"The first day I went down to Ticonderoga with (Tour co-angler and travel partner Gary Haraguchi) in the boat and we might've had 15 to 16 pounds between us – it wasn't that good. The last 2 days we stayed in the north and central parts and saw the potential for 17 a day, and who knows what we shook off.
"There's still some spawning, but not very many."
Top 10 to Watch
With the above in mind and more, here are BassFan's recommendations for the Top 10 to watch in this event.
1. Scott Martin – With two victories and two other Top-5 finishes in his last five early-summer events at Champlain, his record at the venue is just too good to ignore. He loves the lake, and it's loved him back over the years.
2. Jeff Gustafson – The Canadian has had a superb season and he's well-versed in Champlain-style fishing. He has a real shot at becoming the first angler from his country to capture a tour-level AOY.
3. John Cox – His 90th-place finish at Kentucky Lake earlier this month was by far his worst showing in more than 2 calendar years and was a serious hindrance to his AOY hopes (he dropped from 2nd to 7th on the list). His shallow-water approach should be effective in the southern part of the lake, though, so look for him to have a bounce-back event.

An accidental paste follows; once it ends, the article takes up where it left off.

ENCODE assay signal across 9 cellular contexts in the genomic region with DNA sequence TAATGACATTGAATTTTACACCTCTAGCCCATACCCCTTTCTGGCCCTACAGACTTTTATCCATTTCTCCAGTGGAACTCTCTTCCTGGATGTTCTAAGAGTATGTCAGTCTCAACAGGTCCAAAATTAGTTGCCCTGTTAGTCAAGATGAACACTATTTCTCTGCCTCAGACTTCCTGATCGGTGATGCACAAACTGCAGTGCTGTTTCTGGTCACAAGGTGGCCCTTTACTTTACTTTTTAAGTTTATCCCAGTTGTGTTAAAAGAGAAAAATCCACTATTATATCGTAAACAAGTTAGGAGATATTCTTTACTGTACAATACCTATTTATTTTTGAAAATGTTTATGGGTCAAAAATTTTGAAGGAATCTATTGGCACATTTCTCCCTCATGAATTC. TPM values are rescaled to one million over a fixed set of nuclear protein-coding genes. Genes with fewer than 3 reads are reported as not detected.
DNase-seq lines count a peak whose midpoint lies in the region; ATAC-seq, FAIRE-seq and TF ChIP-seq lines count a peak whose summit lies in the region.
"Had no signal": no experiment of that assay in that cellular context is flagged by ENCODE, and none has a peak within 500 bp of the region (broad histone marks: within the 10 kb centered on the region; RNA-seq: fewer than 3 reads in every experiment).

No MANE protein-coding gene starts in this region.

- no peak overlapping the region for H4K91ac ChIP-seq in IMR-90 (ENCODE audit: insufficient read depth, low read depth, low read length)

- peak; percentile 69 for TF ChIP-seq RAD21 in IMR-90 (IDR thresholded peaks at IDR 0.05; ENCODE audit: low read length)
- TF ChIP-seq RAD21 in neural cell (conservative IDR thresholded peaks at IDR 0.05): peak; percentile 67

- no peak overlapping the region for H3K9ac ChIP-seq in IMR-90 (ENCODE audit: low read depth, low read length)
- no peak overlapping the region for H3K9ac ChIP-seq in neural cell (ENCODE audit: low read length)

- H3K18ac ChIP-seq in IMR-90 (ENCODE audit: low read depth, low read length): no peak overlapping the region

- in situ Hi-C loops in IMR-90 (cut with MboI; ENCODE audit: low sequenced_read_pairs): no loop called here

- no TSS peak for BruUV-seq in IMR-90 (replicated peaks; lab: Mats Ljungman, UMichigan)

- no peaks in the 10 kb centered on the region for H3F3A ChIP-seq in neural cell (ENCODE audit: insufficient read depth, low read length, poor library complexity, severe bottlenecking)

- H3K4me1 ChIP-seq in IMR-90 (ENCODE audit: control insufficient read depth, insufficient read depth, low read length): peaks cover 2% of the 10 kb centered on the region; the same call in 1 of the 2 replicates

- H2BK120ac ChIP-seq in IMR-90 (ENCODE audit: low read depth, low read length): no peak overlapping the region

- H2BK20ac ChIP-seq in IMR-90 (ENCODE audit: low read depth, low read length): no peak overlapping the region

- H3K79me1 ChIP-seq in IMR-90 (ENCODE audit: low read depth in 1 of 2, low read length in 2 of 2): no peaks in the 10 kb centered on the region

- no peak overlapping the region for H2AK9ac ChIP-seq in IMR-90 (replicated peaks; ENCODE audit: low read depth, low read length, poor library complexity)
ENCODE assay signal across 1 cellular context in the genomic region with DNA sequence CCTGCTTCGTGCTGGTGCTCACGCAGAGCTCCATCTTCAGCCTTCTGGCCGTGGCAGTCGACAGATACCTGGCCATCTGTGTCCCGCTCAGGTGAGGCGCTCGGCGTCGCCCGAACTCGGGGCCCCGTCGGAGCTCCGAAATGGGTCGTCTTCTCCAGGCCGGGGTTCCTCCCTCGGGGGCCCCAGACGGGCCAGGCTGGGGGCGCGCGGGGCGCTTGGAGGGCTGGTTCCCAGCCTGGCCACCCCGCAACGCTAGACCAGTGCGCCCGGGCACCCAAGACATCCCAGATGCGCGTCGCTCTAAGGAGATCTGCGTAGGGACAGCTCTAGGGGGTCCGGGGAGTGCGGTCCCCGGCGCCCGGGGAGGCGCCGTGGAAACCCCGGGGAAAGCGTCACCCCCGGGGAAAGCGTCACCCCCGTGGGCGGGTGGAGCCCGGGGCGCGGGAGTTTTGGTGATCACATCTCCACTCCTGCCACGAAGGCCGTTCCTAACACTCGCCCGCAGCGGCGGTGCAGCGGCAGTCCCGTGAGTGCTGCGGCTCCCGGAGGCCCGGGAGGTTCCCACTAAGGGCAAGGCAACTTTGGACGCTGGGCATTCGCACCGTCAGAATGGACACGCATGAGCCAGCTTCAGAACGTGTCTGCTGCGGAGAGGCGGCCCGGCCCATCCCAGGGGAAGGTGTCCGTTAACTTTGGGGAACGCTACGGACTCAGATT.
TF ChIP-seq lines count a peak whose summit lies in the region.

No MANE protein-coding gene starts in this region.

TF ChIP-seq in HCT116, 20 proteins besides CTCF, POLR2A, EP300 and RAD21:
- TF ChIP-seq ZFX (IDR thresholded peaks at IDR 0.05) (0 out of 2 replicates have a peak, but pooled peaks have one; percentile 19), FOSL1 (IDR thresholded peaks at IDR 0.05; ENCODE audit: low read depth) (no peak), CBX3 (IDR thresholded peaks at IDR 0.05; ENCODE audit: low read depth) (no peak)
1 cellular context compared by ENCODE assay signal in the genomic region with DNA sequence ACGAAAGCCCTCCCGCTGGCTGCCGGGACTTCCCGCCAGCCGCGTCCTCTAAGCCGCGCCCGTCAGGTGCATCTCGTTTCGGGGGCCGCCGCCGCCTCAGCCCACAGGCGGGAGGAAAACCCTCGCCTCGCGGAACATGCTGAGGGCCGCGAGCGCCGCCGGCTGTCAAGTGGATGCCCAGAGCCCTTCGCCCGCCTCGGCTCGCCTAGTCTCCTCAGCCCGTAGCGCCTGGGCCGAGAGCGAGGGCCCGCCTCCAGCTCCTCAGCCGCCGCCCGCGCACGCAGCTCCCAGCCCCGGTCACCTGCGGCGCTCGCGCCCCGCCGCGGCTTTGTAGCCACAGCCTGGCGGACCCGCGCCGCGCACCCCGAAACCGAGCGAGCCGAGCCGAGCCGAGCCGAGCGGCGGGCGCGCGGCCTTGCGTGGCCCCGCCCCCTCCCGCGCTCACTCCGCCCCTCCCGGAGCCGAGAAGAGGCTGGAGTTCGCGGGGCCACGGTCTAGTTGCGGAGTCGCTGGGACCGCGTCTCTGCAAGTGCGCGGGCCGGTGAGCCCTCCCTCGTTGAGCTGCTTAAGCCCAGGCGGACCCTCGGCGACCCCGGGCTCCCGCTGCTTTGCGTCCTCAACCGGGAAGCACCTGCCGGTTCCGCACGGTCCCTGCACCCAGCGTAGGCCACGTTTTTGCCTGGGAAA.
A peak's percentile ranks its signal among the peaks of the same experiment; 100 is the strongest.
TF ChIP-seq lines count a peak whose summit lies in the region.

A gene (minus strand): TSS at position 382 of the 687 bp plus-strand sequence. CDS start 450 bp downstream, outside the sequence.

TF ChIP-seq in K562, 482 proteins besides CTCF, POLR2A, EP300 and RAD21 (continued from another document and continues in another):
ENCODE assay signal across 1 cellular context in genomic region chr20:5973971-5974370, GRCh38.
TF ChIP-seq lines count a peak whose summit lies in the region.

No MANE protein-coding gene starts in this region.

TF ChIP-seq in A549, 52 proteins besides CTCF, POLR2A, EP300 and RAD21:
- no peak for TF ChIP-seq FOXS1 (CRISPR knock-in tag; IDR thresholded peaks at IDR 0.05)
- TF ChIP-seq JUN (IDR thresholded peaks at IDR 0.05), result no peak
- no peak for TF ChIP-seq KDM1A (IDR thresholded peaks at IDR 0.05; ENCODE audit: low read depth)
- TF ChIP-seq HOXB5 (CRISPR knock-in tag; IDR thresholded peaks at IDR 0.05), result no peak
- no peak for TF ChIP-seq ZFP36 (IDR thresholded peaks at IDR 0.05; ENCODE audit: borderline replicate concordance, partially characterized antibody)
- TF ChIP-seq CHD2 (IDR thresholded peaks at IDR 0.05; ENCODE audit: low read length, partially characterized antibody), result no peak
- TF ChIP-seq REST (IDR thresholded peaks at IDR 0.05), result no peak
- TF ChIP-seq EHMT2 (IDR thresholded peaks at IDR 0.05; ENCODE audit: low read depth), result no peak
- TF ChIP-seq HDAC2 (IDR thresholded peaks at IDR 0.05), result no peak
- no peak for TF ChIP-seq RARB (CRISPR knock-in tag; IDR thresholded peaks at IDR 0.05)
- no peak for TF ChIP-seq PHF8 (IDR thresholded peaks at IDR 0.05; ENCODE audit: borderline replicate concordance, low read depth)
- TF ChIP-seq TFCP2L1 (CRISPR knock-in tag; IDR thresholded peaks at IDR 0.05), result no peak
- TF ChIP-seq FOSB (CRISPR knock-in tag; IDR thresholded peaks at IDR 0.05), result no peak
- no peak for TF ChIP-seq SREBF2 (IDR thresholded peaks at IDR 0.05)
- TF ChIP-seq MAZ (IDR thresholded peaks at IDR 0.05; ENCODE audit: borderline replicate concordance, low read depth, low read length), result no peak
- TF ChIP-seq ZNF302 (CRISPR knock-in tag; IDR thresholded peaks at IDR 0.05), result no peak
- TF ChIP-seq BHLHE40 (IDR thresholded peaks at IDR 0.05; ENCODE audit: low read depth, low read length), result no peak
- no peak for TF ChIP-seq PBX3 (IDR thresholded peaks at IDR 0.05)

4. Andy Morgan – Champlain wasn't kind to him early in his career, but he figured things out en route to a 4th-place finish in 2012. He may or may not wrap up his third AOY, but he certainly won't got down without a fight.
5. Glenn Browne – The winner of last year's FLW Series derby at Champlain can sew up a Cup berth with another good finish in his first year back on the circuit following a 2-year hiatus. The conditions this week should be to his liking.
6. Chris Johnston – The rookie from Ontario will be looking to wrap up a superb debut season with yet another strong finish. At No. 8 in the points, he has a shot at overtaking Gustafson for top-Canadian honors and isn't out of the AOY picture if some guys in front of him falter.